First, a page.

Why women’s libido declines with age

The number of women who regularly have sex decreases with age, and the number of women who benefit from sex after menopause is even lower.

To explain the causes of these declines, previous research has focused primarily on biological causes. However, a British study identified psychosocial factors.

The study results were published online in the scientific journal Menopause, (the journal of the North American Menopause Society). It’s hard to read a women’s magazine or obstetrics and gynecology journal without reading an article about how and why a woman’s libido and level of sexual satisfaction decline during and after menopause.

Psychosocial, self-image, well-being issues

Extensive research has therefore been carried out into the biological reasons such as hot flashes, sleep disturbances, vaginal dryness and painful intercourse. Much less is known about the effects of various psychosocial changes that are common after menopause.

These include issues related to body image, self-confidence and perceived desirability, stress, mood swings and relationship issues. Most of the research that has been done on psychological influences has focused on quantitative findings. A study of nearly 4,500 postmenopausal women taking part in the UK Collaborative Trial of Ovarian Cancer Screening, however, looked at qualitative data to better understand how the women felt.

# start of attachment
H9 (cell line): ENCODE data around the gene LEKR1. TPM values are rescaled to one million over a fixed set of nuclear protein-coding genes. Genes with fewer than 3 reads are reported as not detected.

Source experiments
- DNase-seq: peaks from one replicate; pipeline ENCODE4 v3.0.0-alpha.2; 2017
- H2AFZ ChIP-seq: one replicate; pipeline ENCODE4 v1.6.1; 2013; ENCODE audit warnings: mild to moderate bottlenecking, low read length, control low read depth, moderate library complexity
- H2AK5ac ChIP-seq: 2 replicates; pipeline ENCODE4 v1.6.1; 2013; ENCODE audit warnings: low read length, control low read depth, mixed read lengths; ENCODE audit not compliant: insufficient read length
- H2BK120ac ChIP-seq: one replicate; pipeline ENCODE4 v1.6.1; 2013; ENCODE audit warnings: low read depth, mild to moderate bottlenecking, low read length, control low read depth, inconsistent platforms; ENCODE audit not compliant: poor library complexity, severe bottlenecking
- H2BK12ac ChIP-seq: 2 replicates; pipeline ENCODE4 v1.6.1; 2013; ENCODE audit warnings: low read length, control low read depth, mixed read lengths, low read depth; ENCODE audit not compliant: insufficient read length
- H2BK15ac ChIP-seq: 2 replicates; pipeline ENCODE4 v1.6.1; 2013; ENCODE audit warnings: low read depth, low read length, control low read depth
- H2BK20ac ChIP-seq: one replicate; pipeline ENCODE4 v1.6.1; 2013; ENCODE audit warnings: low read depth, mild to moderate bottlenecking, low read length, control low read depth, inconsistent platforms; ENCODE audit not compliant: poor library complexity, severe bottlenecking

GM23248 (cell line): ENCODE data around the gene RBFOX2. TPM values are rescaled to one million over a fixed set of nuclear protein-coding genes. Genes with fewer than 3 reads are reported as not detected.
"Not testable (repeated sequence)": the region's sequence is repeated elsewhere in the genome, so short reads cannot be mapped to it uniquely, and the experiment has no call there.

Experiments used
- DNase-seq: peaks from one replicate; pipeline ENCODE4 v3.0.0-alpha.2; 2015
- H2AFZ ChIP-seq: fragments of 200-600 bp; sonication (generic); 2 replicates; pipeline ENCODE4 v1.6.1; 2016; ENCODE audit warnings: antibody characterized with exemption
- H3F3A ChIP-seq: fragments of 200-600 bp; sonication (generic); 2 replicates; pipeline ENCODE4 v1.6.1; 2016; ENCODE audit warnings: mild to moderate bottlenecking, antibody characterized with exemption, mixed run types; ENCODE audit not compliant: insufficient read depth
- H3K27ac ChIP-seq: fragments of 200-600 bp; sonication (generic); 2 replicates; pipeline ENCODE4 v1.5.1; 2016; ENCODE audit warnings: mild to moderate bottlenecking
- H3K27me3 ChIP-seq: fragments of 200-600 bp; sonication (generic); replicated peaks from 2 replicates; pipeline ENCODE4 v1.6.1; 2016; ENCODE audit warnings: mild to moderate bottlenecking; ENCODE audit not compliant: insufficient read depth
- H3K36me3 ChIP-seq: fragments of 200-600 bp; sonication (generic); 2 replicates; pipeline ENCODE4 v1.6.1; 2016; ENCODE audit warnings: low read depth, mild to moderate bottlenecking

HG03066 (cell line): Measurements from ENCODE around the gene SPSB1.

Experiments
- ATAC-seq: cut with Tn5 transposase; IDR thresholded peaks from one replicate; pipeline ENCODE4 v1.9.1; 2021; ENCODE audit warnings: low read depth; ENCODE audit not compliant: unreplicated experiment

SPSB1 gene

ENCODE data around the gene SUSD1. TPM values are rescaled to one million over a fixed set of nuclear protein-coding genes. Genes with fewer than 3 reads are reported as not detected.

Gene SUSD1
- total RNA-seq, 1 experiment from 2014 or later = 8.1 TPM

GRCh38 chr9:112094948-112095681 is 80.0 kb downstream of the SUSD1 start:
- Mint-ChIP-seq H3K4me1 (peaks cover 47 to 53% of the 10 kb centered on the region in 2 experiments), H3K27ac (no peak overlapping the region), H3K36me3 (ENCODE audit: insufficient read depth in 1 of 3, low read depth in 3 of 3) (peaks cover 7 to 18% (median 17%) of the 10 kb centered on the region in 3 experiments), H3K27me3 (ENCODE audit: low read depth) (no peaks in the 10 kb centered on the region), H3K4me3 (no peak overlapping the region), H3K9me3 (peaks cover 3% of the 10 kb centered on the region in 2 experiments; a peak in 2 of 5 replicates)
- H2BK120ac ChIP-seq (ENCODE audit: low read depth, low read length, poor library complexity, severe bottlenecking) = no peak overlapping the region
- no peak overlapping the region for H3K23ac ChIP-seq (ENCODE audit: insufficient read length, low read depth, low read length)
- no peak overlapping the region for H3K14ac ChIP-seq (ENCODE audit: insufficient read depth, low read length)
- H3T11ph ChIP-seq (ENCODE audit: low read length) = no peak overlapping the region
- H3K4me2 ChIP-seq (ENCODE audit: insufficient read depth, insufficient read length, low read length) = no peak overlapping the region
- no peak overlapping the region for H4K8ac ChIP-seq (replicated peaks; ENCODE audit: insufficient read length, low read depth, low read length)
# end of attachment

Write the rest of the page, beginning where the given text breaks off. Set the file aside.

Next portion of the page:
Biological and relational factors

Among other things, UKCTOCS data on sexual activity showed that at baseline, before annual screening began, around half of women were sexually active. A decrease in all aspects of sexual activity was observed over time: sexual activity was less frequent, less pleasurable and more uncomfortable. The main reason for the lack of sexual activity is the absence of a partner, mainly due to widowhood.

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State of health and perception of aging

Other frequently cited reasons for decreased physical activity include (in order of importance):

  • – the state of health of the partner,
  • -his sexual dysfunction,
  • – women’s physical health problems,
  • – symptoms related to menopause and prescribed medications.
  • -Relationship issues and perception of aging most often contributed to low libido.

Only 3% of participants described positive sexual experiences, while only 6% sought medical help for sexual problems.

Partner Factors

“Sexual health problems are common in women as they age, and partner-related factors play an important role in women’s sexual activity and satisfaction, including the absence of a partner, sexual dysfunction of partner, poor physical health of a partner, and relationship issues,” says Dr. Stephanie Faubion, Medical Director of NAMS. “In addition, menopause-related issues like vaginal dryness and pain associated with intercourse have been identified as issues affecting sexual function, but few women seek treatment for these issues, despite the existence of effective treatments. she adds.

Sexual functioning in 4,418 postmenopausal women participating in UKCTOCS: a qualitative free-text analysis. Menopause, North American Menopause Society (NAMS)


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